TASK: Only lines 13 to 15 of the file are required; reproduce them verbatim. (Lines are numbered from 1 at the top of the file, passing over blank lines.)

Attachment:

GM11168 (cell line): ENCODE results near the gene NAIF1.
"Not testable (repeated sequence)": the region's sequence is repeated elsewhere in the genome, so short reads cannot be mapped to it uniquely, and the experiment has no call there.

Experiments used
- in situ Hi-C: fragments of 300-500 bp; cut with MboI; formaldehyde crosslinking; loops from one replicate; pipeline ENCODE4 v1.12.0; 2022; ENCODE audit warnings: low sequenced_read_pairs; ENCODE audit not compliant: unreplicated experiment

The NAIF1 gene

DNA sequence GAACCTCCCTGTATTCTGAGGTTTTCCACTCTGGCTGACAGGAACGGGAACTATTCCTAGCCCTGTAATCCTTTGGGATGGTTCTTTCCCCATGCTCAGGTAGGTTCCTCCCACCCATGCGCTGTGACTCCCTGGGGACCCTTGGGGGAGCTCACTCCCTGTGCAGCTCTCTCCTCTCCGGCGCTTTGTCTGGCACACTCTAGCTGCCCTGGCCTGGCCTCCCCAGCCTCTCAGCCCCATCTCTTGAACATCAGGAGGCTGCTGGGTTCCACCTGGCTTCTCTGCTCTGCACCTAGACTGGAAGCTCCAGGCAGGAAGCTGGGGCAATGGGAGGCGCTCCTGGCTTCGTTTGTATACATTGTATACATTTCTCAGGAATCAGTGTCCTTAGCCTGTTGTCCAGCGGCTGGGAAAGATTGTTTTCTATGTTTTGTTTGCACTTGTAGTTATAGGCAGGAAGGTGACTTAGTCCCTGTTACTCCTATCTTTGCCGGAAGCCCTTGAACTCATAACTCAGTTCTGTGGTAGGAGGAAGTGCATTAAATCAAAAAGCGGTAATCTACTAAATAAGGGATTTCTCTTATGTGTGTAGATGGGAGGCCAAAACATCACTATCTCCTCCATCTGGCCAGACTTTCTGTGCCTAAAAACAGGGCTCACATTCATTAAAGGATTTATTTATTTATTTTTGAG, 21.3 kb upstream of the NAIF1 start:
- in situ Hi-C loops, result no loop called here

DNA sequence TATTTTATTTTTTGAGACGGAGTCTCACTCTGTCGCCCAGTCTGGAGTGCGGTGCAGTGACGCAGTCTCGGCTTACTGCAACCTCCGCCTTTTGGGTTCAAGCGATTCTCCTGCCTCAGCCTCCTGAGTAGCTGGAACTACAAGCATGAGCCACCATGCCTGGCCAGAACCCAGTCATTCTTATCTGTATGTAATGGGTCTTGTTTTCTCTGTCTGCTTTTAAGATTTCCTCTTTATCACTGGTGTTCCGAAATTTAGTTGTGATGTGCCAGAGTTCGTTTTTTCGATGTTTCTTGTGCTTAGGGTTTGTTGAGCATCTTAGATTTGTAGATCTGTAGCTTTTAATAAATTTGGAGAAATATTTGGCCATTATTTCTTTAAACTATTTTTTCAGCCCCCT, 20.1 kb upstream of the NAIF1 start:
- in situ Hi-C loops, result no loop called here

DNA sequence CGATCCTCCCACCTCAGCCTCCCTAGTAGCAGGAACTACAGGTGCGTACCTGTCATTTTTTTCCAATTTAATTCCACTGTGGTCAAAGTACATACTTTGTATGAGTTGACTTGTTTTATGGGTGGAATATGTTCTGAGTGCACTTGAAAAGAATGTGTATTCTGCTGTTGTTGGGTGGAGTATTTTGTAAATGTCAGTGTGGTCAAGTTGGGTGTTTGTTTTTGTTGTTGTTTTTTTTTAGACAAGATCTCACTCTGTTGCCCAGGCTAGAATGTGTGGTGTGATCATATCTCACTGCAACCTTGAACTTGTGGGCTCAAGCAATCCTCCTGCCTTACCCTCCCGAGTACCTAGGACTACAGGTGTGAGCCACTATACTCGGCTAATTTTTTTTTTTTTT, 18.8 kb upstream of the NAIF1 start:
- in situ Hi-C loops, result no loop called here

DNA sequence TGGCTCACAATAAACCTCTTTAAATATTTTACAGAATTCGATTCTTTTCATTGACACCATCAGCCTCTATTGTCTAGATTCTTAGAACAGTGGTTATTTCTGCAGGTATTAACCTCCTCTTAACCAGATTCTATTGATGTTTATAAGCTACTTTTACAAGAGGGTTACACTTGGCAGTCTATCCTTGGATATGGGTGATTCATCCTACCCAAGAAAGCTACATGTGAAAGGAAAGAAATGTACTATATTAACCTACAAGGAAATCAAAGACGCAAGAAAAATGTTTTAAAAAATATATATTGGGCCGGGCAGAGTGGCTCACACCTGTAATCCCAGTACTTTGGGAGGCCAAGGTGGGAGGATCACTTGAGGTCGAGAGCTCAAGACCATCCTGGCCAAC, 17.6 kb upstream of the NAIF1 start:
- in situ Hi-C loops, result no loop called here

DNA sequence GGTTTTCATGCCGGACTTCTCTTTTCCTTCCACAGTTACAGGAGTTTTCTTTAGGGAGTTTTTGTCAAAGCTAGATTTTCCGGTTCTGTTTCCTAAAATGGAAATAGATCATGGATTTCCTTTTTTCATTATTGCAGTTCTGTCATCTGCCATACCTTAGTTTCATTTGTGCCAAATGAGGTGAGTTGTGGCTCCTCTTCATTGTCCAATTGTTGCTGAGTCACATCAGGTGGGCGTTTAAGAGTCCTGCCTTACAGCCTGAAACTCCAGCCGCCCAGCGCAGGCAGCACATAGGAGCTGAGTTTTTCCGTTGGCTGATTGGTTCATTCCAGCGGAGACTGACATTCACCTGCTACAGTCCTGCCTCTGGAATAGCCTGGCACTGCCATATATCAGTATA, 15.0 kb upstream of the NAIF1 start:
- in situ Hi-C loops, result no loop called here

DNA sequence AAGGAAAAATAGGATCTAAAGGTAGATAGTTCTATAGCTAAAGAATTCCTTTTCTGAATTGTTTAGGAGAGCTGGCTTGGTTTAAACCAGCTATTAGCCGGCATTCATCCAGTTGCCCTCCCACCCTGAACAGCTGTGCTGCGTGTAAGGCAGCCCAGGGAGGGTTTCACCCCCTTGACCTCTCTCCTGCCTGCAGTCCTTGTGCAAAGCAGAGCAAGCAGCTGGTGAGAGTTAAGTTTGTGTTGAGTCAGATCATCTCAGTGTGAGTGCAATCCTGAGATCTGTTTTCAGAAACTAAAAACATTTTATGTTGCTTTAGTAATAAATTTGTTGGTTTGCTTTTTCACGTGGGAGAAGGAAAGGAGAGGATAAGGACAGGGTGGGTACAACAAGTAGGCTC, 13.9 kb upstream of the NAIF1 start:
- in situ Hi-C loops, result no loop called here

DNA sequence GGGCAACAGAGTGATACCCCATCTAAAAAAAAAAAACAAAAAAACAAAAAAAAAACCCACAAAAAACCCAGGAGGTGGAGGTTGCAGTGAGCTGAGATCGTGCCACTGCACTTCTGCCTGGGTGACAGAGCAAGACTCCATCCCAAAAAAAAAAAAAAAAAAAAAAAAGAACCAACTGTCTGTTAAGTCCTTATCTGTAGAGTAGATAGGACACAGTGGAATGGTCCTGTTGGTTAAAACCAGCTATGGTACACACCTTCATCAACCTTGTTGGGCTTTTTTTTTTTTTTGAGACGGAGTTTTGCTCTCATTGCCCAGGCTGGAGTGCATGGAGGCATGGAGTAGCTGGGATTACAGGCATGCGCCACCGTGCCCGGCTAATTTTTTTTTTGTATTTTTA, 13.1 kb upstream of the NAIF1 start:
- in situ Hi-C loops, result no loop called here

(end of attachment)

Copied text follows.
- in situ Hi-C loops, result no loop called here

DNA sequence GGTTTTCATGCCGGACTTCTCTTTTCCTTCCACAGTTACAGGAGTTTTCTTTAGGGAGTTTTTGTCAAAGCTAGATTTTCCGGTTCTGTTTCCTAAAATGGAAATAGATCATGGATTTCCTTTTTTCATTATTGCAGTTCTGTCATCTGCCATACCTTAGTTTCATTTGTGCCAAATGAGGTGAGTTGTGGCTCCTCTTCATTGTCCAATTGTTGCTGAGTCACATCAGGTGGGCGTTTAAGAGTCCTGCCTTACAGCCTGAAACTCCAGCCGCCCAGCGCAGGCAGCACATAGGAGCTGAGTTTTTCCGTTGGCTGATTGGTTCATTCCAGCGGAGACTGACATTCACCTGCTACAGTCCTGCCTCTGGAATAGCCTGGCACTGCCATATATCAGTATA, 15.0 kb upstream of the NAIF1 start:
- in situ Hi-C loops, result no loop called here